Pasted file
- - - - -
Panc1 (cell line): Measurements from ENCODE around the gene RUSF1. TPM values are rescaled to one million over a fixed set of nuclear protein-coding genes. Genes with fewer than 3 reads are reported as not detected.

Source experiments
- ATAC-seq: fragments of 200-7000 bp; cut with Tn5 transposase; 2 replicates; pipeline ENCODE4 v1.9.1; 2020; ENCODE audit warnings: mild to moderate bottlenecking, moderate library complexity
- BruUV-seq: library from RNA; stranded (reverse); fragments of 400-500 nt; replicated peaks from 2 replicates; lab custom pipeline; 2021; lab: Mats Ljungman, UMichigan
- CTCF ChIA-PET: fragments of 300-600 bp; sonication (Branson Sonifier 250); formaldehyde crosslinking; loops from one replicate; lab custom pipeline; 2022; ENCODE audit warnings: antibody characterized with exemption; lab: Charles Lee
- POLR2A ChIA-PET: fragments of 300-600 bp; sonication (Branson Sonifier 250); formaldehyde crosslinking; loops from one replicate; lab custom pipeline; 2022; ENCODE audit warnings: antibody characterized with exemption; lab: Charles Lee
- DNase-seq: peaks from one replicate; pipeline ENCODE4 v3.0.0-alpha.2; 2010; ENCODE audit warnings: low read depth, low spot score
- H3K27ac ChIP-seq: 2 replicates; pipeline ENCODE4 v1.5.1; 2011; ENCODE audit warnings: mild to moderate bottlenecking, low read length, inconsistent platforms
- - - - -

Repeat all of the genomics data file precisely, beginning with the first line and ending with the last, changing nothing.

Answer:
Panc1 (cell line): Measurements from ENCODE around the gene RUSF1. TPM values are rescaled to one million over a fixed set of nuclear protein-coding genes. Genes with fewer than 3 reads are reported as not detected.

Source experiments
- ATAC-seq: fragments of 200-7000 bp; cut with Tn5 transposase; 2 replicates; pipeline ENCODE4 v1.9.1; 2020; ENCODE audit warnings: mild to moderate bottlenecking, moderate library complexity
- BruUV-seq: library from RNA; stranded (reverse); fragments of 400-500 nt; replicated peaks from 2 replicates; lab custom pipeline; 2021; lab: Mats Ljungman, UMichigan
- CTCF ChIA-PET: fragments of 300-600 bp; sonication (Branson Sonifier 250); formaldehyde crosslinking; loops from one replicate; lab custom pipeline; 2022; ENCODE audit warnings: antibody characterized with exemption; lab: Charles Lee
- POLR2A ChIA-PET: fragments of 300-600 bp; sonication (Branson Sonifier 250); formaldehyde crosslinking; loops from one replicate; lab custom pipeline; 2022; ENCODE audit warnings: antibody characterized with exemption; lab: Charles Lee
- DNase-seq: peaks from one replicate; pipeline ENCODE4 v3.0.0-alpha.2; 2010; ENCODE audit warnings: low read depth, low spot score
- H3K27ac ChIP-seq: 2 replicates; pipeline ENCODE4 v1.5.1; 2011; ENCODE audit warnings: mild to moderate bottlenecking, low read length, inconsistent platforms